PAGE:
Introduction: A Composition With Two Bugs

The highly respectable audience could attribute any meaning to this composition; I, as a humble artist, just explain how to make this project.


Materials needed

an integrated circuit

1.5 …2 mm thick plastic (I used black plastic)

thin wires (0.5 mm and 0.15 mm in diameter, see text)

black paint (optional)

varnish (optional)



Tools needed

a jigsaw

a drill with a 1 mm diameter bit

an exacto knife

a pair wire cutters

a pair long nose pliers

a thin brush

a ruler

a pencil

Step 1: First Bug

I used an IC chip readily (which means without necessity to be desoldered out of the board) available at my shop. The dimensions of the chip are: length 9 mm, width 6 mm, overall height with legs 7 mm.

As to the second bug, it had to be manufactured. The following steps explain you the procedure.

Step 2: Body of the Second Bug

This one had to be manufactured. First, I drew a plan view of a bug as I remember it from my observations of the nature. You see in the picture a half of the view, the other half being a mirror of the first one. Then I made paper patterns of the body and the carapace.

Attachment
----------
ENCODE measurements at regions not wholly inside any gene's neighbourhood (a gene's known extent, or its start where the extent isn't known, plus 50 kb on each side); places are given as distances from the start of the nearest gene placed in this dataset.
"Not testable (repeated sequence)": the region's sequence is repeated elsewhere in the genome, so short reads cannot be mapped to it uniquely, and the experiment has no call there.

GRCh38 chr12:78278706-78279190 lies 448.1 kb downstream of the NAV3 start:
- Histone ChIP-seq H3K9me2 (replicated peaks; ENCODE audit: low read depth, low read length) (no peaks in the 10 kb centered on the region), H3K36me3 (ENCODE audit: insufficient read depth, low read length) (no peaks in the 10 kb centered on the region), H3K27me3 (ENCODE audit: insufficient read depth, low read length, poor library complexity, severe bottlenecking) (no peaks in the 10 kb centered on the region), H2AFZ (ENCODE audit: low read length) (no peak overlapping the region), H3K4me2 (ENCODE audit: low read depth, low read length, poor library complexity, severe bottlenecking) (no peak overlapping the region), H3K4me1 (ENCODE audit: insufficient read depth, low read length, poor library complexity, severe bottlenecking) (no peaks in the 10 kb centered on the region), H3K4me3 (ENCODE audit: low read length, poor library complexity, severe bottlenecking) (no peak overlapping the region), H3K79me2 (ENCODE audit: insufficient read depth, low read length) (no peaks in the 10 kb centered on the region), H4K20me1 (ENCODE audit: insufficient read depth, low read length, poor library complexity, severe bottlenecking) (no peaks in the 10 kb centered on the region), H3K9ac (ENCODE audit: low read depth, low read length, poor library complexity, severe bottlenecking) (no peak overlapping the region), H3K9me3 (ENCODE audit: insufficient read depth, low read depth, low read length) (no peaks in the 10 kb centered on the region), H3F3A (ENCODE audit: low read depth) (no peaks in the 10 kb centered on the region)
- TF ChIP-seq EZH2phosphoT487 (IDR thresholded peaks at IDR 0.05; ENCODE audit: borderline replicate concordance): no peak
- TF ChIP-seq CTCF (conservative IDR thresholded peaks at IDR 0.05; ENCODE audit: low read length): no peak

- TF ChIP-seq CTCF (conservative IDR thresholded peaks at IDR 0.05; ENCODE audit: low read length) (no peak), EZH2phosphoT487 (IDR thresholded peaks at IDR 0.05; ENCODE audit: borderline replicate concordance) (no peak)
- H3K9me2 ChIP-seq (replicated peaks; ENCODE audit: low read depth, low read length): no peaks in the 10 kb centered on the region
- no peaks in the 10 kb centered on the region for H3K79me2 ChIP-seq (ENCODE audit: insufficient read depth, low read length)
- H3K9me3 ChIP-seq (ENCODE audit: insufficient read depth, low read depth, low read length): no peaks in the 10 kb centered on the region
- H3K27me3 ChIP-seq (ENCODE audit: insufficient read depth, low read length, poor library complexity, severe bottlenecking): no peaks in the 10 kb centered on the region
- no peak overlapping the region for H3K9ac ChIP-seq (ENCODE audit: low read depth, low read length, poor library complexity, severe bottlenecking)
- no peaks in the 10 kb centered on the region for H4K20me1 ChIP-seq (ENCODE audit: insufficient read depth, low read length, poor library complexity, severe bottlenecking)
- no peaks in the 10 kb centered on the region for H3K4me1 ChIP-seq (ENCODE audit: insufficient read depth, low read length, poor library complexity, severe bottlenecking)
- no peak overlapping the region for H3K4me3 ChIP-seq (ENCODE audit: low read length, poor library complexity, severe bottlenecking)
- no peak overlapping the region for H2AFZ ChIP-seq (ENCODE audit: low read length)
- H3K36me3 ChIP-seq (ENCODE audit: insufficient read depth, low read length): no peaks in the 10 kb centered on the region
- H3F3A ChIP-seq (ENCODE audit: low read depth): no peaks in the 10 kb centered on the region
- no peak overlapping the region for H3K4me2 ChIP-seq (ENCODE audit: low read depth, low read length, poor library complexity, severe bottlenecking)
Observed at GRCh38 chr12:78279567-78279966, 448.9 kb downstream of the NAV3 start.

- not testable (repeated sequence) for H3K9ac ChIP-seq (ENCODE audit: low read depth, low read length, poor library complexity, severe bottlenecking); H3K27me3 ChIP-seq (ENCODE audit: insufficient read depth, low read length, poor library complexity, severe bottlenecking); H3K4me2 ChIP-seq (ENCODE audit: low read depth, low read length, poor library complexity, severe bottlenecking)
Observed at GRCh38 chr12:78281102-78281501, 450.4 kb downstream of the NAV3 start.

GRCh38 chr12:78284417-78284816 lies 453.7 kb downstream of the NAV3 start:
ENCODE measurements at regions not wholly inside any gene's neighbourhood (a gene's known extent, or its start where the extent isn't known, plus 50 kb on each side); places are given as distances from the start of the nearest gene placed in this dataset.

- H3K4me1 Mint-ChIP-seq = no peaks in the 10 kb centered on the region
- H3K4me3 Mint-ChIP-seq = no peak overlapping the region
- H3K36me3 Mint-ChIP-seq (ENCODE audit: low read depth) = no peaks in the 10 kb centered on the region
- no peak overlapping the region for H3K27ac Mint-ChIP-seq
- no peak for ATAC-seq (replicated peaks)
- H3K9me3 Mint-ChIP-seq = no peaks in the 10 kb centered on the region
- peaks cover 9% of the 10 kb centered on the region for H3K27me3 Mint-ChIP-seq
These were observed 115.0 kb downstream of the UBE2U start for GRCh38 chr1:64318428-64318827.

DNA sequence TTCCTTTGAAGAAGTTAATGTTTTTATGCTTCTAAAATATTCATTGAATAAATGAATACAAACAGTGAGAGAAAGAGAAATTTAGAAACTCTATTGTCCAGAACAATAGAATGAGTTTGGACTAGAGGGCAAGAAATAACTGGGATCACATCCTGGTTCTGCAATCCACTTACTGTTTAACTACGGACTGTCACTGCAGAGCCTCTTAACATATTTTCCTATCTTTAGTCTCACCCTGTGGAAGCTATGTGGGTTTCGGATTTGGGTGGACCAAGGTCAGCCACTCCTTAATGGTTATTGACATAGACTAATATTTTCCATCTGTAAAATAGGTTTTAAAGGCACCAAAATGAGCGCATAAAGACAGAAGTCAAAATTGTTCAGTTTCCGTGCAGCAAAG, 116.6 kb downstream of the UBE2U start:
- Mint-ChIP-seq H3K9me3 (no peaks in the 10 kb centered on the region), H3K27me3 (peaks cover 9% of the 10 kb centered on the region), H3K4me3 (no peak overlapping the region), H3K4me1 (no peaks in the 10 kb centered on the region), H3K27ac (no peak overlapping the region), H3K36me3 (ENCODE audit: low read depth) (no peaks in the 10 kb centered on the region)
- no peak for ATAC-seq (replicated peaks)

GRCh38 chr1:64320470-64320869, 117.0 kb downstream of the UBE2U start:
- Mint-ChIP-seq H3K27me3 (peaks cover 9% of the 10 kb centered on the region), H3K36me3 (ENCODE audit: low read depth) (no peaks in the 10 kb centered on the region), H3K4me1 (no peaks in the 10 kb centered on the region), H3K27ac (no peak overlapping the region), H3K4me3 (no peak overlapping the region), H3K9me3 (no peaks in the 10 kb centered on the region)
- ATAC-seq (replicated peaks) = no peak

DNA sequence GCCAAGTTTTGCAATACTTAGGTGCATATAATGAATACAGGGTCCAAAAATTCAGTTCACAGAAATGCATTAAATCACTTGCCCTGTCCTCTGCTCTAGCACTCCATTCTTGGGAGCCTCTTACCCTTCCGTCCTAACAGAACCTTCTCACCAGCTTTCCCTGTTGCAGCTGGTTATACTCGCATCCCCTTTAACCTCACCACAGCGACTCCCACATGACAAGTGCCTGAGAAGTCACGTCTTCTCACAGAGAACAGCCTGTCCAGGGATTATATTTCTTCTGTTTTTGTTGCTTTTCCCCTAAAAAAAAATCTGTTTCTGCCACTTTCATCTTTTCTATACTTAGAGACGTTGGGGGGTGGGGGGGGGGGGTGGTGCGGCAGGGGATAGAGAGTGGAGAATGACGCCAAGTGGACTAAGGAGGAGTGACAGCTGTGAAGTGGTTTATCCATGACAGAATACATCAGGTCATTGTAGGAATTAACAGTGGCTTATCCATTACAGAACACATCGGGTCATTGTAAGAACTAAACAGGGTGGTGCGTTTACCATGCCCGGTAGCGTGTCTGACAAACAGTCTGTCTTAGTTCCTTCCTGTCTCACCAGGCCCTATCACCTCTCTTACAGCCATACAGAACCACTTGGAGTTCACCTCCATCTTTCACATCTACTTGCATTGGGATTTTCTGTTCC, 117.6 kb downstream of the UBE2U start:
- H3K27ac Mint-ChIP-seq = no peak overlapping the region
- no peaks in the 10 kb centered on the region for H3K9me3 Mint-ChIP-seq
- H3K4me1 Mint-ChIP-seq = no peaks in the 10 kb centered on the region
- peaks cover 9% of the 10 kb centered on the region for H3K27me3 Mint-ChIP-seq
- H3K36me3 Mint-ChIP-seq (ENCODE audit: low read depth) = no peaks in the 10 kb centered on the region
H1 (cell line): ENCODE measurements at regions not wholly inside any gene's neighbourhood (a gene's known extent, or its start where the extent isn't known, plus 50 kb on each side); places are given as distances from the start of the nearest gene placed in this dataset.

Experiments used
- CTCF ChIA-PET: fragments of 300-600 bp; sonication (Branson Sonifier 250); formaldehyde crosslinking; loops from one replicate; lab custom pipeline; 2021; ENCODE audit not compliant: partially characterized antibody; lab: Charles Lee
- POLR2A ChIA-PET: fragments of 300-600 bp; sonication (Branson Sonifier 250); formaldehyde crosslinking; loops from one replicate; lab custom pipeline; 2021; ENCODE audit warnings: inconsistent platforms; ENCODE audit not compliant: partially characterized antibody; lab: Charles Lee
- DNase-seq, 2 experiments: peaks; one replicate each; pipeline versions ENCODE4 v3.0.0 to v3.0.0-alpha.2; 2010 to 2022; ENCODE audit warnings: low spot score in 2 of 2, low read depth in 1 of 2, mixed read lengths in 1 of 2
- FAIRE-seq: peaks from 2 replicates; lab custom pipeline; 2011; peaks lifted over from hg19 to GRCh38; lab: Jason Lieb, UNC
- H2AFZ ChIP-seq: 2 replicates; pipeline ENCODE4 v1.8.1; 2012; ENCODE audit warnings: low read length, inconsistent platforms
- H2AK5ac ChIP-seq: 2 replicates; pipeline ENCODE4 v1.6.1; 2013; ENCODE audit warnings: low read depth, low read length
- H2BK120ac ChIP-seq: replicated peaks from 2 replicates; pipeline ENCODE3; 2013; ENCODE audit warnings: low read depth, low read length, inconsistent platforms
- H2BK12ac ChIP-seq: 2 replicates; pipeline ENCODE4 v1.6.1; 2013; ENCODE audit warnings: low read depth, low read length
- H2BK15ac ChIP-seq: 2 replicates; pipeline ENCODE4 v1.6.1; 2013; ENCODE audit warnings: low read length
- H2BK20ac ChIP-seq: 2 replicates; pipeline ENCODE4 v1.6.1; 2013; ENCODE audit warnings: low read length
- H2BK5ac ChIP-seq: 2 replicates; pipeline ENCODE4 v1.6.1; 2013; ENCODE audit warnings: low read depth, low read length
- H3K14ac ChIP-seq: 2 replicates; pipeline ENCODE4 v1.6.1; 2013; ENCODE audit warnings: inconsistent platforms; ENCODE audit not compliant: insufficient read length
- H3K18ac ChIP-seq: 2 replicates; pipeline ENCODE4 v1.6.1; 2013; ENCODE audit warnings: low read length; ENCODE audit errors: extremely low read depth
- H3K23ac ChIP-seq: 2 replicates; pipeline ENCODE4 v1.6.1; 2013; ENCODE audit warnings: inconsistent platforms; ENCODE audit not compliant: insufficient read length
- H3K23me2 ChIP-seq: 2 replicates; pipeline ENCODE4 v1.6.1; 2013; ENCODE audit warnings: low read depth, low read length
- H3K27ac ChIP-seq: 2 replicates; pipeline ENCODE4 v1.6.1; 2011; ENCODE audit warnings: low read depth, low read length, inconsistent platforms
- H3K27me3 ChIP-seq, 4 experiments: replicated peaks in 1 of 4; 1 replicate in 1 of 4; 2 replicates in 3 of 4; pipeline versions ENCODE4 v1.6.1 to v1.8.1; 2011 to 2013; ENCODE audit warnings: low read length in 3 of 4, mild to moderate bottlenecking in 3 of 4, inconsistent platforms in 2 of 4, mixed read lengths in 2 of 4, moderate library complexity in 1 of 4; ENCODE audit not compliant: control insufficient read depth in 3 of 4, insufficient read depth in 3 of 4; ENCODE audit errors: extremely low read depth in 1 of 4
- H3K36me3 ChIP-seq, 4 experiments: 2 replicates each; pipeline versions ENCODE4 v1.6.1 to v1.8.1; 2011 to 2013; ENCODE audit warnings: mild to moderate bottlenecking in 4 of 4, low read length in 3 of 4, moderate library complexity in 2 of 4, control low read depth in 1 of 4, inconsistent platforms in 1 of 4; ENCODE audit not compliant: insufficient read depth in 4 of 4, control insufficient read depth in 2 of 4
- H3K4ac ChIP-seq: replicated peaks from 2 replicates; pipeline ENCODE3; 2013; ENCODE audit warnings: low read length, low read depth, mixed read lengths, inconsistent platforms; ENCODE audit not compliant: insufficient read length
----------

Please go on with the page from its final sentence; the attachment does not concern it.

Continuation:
I glued the patterns on a piece of plastic and cut the shapes with a jigsaw, then I smoothed the edges with an exact knife. I also gave rounded shape to the carapace, and made chamfers on the bottom part of the body. Three grooves to install the legs should be made in the upper part of the body as shown in the picture. A small hole should be made in the head to install the antennae. It’s optional to paint the body after the bug is assembled, if you made it of black plastic; however, you can varnish it to give it some dull finish. I painted the bug’s body with black dull gloss paint.

Step 3: Legs and Antennae

I made the legs of 0.5 mm thick copper wire; the diameter of the wire for the legs could be 0.3…0.5 mm - thick enough to hold the bug’s body. The antennae are made of 0.15 mm thick wire; in fact, I used a piece of wire from a multicore cable.

The pieces of wire are put into the grooves made in the upper part of the body, after which you fix the carapace; I used epoxy glue for this operation. The antennae are placed into the hole in the bug’s head; the length of each antenna is about 20 mm. They are fixed with a small drop of epoxy glue.

Step 4: Second Bug Ready

After the glue gets dry, you ply and cut the wires to shape them as the legs of a real bug.

Both the legs and the antennae are painted black after assembly.

The ready bug is shown in the pictures.

Tiny Speed Challenge

Participated in the
Tiny Speed Challenge